Carnitas, those delicious little morsels of long-cooked pork, also make a mean burrito. Those that fill the burritos at El Diablo and Benito’s Taco Shop are moist and tender with crispy edges, just the way they should be. Slathered with extra shots of salsa verde, there’s nothing like them.

And machaca, a traditional Sonoran specialty of dried, shredded beef that is stewed to make it juicy and flavorful is a draw at Burrito King, the Silver Lake stand that’s been making them since 1969. They’re as compelling as ever.

But more and more, L.A.’s burrito makers have started thinking outside of box. If chicken mole poblano or albondigas are delicious on a plate, why not roll them up in a flour tortilla?

Yuca’s, the ever-popular Los Feliz spot — a tiny free-standing box in which as many as five cooks cram to meet the lunchtime rush — is one of them. Among popular choices is cochinita pibil, a traditional preparation from the Yucatan, where chunks of pork are seasoned, wrapped in banana leaves and roasted for hours until succulent and tender. Here, the tortillas are velvety soft; the burritos folded over only once, so they lie flat on the plate and require a knife and fork to dig in.

At ¡Lotería! Grill in the Farmers Market at 3rd and Fairfax, you’ll find some of the most adventurous — and delicious — burritos around. Some are filled with traditional regional dishes, like chicharrones (fried pig skin) in salsa verde, or tinga (chicken stewed with chipotle peppers and chorizo).

Others are more modern takes on classic dishes, like albondigas (meatballs) in chipotle sauce or corn and squash succotash. In any case, the burritos are large, and come with a corner of them “wet” — just enough sauce to require a knife and fork, but not so much as to be considered a hybrid.

Lately the most popular kid on the block is the chile relleno burrito. Although it sounds somewhat redundant — something stuffed inside a wrap — the flour tortilla blanket is actually a nice way to eat a chile relleno. Because it doesn’t have the customary tomato sauce, you can really taste the relleno’s roasted poblano and gooey melted cheese inside the burrito. Tere’s Mexican Grill in Los Angeles makes a great one, but you can find them in taquerías all over town.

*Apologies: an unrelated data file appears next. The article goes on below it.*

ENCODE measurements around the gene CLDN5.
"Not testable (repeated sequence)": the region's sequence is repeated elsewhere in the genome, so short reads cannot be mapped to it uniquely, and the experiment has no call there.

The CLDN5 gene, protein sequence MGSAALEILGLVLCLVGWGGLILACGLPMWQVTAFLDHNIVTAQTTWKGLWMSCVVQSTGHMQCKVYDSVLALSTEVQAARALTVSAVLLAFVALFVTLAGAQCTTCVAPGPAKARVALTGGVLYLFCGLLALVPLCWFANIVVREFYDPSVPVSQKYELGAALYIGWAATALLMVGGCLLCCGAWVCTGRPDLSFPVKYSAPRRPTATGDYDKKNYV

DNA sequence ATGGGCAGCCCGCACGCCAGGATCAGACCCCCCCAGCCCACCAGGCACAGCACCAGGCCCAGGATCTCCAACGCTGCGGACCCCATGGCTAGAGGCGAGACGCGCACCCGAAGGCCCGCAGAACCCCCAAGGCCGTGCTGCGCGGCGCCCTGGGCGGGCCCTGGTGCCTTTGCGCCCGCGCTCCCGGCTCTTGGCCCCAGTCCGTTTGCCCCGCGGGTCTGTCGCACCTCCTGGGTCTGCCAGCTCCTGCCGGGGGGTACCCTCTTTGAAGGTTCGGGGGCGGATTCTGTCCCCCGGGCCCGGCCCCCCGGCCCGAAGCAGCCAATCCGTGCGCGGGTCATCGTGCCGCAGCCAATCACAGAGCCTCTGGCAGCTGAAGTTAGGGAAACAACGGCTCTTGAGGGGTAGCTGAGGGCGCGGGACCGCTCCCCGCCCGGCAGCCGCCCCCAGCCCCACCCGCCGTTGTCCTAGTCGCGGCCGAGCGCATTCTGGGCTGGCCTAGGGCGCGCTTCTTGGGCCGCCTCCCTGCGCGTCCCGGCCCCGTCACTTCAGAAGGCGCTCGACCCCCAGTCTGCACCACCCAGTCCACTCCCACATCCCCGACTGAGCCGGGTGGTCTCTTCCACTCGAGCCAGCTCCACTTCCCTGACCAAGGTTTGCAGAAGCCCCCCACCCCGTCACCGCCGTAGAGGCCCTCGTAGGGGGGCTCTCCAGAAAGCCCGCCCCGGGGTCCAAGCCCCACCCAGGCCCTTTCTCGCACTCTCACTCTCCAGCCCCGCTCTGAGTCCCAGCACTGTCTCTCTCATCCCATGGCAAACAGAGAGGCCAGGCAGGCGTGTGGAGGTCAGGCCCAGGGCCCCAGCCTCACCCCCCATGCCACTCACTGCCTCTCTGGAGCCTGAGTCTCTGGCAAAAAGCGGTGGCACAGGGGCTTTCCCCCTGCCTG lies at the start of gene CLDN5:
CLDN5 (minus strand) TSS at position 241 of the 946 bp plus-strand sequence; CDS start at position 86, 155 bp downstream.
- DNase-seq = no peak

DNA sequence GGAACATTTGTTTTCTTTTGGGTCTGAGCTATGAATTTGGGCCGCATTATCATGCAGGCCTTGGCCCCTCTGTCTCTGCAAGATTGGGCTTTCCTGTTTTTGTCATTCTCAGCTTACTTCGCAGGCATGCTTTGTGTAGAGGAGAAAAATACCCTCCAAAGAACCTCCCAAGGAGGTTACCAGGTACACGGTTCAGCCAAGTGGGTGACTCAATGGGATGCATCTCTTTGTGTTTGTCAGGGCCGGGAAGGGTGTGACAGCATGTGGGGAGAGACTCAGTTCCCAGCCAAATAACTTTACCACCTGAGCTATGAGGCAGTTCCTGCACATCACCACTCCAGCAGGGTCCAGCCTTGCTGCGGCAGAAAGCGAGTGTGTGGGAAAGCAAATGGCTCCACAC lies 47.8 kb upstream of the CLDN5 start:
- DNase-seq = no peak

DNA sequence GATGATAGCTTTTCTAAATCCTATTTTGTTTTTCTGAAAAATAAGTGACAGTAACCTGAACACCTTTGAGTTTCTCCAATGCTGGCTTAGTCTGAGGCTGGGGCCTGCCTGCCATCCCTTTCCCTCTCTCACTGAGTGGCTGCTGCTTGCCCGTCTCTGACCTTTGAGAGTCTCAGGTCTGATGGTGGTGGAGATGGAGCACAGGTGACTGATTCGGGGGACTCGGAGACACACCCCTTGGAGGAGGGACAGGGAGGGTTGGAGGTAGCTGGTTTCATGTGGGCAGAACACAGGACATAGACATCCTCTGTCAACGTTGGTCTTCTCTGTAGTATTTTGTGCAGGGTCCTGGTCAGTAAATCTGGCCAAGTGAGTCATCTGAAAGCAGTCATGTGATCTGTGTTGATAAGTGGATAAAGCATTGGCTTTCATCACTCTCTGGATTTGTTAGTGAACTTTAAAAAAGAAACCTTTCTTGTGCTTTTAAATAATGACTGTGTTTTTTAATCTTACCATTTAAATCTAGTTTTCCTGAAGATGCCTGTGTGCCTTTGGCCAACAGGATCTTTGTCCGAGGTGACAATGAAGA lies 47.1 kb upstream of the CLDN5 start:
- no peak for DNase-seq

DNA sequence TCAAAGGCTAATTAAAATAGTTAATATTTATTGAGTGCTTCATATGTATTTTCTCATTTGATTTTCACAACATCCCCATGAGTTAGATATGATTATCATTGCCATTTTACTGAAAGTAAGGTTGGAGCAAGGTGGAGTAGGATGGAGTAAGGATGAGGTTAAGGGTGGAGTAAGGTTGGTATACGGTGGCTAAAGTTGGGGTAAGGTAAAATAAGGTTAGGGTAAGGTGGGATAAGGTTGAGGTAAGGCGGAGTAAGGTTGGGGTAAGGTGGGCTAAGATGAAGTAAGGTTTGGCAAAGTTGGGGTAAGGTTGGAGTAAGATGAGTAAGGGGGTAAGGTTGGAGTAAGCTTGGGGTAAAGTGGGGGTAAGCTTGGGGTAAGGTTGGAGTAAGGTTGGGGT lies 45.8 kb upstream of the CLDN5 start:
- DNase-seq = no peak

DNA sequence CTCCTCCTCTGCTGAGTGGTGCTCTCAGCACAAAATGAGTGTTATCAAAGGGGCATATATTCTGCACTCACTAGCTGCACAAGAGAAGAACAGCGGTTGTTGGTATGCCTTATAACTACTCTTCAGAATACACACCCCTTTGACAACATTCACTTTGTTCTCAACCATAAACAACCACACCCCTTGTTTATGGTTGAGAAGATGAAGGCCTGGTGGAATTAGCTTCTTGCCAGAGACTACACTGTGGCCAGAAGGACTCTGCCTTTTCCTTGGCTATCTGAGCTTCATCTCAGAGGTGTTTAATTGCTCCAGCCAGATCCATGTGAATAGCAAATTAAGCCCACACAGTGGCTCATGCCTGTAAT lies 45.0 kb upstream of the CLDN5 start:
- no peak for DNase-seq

For some burrito fans, a transcendent burrito experience is as much about what’s on top of the burrito as what’s inside it. If you’re a fan of the wet burrito, you can ask for one served mojado just about anywhere. Depending on what’s inside, you might find your burrito drenched with enchilada sauce, salsa verde (tomatillo sauce), mole, chile colorado, or chile verde sauce.

But certain burritos mojados stand out. At El Nopal, a popular hole-in-the-wall in West L.A. known as “the home of the pregnant burrito,” the name that drew the moniker is a heifer of a creation, a whole plateful, filled with shredded chicken, sliced avocado and minced white onion, all smothered in enchilada sauce and melted cheese.

Casa Diaz, a cheerful, bright red and yellow spot in Hollywood, is known for its chicken mole loco burrito. Filled with shredded chicken, smothered in rich mole poblano sauce, topped with slices of avocado and giant scoops of sour cream, this rich mountain redefines the burrito altogether.

Is this a good thing?

So is it possible for the burrito to go too far? Since the fish taco craze, which traveled north from Baja California via surfers and Rubio’s, seafood is now fair game in Burritoville. But is it right? Do we really want shrimp in there with our beans and rice?

The answer is, it depends. The whole point of fish tacos is fish that’s battered and deep-fried. Thus, in the burrito tradition of using the flour tortilla to fold up traditional Mexican ingredients, the fish for fish burritos must be batter-fried. Lobster burritos? Think Puerto Nuevo, to go. It could be great.

This may sound overly radical even to an Angeleno, but hey — so did the albondigas burrito until, er, 10 minutes ago. In San Diego, the guacamole gateway to the U.S., these are just a part of breezy, laid-back, burrito-eating life. San Diegans have lately moved on from carne asada to Philly Cheesesteak burritos and “California burritos” — carne asada, guacamole, sour cream and, you guessed it, French fries. Maybe they should have dubbed it a steak-frites burrito.

¡Ay, caramba!

Nick Lindauer

The Original Hot Sauce Blog